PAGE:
A quiet rainy morning here in PA. And can't we all use a little peace and quiet. I've got a few things for you to read this week.
A lot of money has ben pumped into the Florida Virtual School, but nobody seems to be in charge. How's that working out? Accountabaloney takes a look (and you should pay attention, because FLVS has contracted itself out to a few other states).
Jan Resseger takes a look at a recent Politico article chiding Joe Biden for his charter position, or lack thereof. As always, a thoughtful, well-researched response.
An excerpt from Andrea Gabor's book After the Education Wars (which you should read) in the Saturday Evening Post.
At Salon, a look at how some schools are way way over the top in rule enforcement for their distantly earning students.
From Jay Greene's blog, we get a look at what some on the right think about Trump's proposed punishment for schools using the NYT 1619 project-- they don't like it.
One of TFA's little tricks for building its influence is to offer congresspeople free intern's. One more way in which TFA is troub le beyond its unprepared classroom tourists.
The Philadelphia Enquirer points out the Pennsylvania's cyber schools are not so great for students. "Not just disaster capitalism, but a disaster."
Somehow I missed this when it first dropped. I wish Sarah Lahm wrote more. Here she is at the Progressive looking at some of the side-effects of the charter movement (hypersegregation, anyone?) in the midwest.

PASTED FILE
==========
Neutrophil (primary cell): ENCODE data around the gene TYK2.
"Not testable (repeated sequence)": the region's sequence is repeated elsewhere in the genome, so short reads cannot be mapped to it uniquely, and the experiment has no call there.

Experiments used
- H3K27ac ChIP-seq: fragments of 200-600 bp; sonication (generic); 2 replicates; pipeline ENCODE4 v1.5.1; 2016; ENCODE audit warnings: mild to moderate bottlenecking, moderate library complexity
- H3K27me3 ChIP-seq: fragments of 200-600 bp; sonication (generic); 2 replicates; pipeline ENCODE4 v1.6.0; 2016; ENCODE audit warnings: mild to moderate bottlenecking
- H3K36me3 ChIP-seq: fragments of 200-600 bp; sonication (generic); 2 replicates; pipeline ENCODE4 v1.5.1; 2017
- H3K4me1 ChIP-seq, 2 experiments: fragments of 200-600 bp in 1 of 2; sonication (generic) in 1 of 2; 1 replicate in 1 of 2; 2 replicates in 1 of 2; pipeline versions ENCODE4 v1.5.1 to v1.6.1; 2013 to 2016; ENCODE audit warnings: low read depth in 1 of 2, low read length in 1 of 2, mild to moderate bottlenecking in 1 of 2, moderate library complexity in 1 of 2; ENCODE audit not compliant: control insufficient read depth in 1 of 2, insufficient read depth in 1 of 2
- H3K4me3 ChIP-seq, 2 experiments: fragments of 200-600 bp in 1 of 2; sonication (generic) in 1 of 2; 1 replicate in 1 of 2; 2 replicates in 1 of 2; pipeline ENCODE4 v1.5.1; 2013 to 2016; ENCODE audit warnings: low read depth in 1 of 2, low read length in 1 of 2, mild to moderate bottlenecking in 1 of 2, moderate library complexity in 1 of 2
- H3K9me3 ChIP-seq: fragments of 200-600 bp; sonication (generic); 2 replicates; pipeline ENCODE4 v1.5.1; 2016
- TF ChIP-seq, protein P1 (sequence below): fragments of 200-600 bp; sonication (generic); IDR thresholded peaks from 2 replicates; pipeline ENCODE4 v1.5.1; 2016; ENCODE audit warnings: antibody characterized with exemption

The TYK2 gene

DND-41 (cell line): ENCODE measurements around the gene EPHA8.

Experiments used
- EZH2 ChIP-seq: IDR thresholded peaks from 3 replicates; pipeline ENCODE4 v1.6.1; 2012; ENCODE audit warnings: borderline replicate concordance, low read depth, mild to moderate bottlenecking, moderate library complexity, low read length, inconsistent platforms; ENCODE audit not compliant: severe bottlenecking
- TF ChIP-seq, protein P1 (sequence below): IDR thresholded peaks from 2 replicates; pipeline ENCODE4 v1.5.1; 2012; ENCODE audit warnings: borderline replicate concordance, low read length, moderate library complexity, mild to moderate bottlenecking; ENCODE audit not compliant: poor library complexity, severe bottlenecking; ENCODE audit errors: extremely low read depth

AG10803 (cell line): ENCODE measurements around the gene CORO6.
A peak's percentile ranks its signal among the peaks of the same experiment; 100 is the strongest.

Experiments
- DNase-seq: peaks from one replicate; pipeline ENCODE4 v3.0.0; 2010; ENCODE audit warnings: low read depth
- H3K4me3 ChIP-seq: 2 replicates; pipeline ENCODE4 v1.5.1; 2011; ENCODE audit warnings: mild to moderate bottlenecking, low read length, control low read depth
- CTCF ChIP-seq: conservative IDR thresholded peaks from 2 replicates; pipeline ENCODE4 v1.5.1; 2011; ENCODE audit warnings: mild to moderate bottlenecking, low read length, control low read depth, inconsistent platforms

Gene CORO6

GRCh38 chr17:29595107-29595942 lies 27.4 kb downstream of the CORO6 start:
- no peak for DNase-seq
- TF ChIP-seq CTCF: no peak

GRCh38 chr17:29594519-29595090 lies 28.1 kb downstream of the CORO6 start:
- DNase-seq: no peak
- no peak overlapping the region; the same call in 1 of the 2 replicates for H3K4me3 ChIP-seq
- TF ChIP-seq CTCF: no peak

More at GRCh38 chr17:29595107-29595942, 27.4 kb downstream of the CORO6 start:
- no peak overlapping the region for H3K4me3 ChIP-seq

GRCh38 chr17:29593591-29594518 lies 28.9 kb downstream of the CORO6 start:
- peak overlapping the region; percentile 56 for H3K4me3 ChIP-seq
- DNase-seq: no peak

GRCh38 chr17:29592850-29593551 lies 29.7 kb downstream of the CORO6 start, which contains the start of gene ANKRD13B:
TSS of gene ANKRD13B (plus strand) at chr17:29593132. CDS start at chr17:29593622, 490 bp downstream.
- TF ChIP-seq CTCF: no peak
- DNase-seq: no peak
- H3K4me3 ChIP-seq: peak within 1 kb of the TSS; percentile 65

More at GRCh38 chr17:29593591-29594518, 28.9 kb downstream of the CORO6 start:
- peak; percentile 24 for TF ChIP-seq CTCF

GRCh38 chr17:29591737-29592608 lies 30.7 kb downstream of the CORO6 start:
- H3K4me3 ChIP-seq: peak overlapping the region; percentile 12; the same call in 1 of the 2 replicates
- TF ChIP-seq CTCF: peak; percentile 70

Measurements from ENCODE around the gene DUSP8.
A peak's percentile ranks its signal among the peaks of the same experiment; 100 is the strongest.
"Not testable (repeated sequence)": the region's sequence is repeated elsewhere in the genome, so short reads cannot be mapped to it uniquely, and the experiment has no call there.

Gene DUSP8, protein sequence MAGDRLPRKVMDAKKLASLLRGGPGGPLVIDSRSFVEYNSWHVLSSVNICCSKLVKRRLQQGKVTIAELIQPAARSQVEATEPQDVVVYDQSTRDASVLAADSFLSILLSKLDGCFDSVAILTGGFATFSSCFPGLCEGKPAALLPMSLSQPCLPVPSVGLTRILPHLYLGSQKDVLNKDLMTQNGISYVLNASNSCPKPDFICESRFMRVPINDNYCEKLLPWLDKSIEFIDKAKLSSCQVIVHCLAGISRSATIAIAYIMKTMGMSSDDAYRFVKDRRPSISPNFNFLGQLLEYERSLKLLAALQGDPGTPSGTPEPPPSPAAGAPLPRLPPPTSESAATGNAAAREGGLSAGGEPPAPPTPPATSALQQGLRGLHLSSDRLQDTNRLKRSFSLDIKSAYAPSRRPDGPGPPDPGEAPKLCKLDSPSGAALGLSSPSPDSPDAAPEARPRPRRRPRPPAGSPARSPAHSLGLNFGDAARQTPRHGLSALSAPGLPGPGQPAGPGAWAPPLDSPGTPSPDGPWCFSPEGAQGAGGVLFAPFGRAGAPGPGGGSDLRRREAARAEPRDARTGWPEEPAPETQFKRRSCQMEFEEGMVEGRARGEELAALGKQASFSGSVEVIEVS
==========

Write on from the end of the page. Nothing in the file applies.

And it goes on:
Here's the story of how on Iowa school district is skirting the rules like a contrarian seventh grader following the letter and sneering at the spirit.
Meanwhile, in Florida, school districts are defying the governor's order to keep covid stats under wraps.
A look back at the results of the Great Cutting of 2008, with an eye toward tyhe big cuts that are happening right now. From Education Next, but still work a read.
Nancy Flanagan considers the question of just how much real-time history should be let into the classroom.
Now that it's all done, here's Wendy Lecker explaining how Betsy DeVos's illegal plan to funnel CARES money to private schools was stopped by court.
A shocking stat. Sojourner Ahebee is at NPR with the story of why that's a hard problem to solve.